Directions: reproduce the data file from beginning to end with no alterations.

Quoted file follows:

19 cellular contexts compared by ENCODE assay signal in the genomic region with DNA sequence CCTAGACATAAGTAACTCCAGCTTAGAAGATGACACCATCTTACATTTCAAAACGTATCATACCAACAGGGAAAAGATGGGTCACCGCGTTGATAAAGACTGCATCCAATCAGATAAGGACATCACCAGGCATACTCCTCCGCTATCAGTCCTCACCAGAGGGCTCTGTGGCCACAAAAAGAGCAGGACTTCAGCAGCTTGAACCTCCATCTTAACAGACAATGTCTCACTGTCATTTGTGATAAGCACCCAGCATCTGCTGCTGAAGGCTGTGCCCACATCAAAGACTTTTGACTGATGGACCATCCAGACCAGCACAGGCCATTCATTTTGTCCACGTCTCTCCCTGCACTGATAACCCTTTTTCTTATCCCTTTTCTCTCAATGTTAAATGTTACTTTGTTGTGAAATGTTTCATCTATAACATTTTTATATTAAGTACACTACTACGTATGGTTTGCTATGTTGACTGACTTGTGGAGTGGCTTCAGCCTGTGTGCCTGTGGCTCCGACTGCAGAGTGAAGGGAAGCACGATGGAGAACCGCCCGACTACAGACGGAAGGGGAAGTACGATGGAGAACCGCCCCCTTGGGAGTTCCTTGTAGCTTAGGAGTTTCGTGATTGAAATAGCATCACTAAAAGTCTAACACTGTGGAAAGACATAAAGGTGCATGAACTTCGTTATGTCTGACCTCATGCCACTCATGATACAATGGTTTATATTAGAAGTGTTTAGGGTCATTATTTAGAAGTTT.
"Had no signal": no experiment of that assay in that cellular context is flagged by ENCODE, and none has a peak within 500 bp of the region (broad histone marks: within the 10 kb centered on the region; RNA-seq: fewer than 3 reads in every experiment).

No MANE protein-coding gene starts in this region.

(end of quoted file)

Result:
19 cellular contexts compared by ENCODE assay signal in the genomic region with DNA sequence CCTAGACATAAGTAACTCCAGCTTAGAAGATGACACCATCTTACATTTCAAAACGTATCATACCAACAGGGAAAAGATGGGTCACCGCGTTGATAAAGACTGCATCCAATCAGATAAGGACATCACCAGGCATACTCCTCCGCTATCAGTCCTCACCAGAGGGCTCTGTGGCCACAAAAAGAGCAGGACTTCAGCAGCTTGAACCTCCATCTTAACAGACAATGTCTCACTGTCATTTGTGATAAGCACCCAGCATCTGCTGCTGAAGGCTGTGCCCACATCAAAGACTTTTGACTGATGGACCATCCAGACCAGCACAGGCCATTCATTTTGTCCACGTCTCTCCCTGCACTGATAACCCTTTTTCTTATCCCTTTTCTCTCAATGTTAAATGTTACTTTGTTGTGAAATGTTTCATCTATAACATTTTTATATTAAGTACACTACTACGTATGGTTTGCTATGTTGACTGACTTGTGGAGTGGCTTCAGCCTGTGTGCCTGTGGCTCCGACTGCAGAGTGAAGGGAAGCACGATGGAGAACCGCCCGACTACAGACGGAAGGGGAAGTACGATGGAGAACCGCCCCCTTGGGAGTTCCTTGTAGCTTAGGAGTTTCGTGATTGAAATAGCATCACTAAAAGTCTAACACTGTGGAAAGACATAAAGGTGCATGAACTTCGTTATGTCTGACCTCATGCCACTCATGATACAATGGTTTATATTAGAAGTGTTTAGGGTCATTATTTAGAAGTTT.
"Had no signal": no experiment of that assay in that cellular context is flagged by ENCODE, and none has a peak within 500 bp of the region (broad histone marks: within the 10 kb centered on the region; RNA-seq: fewer than 3 reads in every experiment).

No MANE protein-coding gene starts in this region.